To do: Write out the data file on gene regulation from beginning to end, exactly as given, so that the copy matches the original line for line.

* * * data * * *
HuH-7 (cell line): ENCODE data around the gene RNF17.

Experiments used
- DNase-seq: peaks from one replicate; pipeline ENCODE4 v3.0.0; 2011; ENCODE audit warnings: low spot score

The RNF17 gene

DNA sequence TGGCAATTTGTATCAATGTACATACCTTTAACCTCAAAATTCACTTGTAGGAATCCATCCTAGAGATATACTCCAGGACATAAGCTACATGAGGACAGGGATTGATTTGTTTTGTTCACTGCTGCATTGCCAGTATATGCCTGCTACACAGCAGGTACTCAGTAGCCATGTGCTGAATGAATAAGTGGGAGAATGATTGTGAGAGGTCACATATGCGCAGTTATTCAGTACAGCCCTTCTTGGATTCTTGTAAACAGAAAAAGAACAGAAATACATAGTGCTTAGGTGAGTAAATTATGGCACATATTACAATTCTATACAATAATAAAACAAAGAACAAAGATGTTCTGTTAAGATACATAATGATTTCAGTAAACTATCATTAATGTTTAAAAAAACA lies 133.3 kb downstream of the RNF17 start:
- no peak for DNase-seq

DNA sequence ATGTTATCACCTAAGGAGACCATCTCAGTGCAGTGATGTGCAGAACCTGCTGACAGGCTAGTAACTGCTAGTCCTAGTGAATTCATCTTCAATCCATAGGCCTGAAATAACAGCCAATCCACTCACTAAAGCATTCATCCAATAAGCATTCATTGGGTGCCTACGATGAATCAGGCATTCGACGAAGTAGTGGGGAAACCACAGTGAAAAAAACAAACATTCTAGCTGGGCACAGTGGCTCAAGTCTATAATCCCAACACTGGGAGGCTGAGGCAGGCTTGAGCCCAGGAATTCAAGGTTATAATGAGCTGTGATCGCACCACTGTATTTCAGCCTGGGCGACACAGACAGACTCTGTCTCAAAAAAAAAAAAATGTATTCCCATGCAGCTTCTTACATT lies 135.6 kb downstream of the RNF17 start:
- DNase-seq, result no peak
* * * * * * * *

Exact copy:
HuH-7 (cell line): ENCODE data around the gene RNF17.

Experiments used
- DNase-seq: peaks from one replicate; pipeline ENCODE4 v3.0.0; 2011; ENCODE audit warnings: low spot score

The RNF17 gene

DNA sequence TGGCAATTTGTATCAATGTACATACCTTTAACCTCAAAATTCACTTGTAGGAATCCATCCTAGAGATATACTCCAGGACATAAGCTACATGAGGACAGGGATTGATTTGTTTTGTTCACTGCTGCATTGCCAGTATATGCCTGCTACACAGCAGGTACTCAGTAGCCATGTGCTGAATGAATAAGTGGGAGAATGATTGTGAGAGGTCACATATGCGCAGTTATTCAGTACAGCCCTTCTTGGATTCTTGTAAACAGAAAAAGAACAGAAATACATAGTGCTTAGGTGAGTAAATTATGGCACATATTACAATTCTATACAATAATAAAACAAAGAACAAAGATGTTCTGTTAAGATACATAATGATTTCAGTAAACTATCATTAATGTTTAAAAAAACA lies 133.3 kb downstream of the RNF17 start:
- no peak for DNase-seq

DNA sequence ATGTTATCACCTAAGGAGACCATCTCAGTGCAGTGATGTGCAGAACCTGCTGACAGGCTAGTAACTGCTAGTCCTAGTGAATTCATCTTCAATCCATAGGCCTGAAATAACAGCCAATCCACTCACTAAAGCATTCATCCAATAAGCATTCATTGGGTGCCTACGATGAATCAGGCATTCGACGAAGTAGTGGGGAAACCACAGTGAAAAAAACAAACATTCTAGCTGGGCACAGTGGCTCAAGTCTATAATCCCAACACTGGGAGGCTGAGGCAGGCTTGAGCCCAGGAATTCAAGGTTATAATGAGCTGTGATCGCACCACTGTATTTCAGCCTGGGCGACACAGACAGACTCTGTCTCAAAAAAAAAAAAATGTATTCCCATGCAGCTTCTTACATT lies 135.6 kb downstream of the RNF17 start:
- DNase-seq, result no peak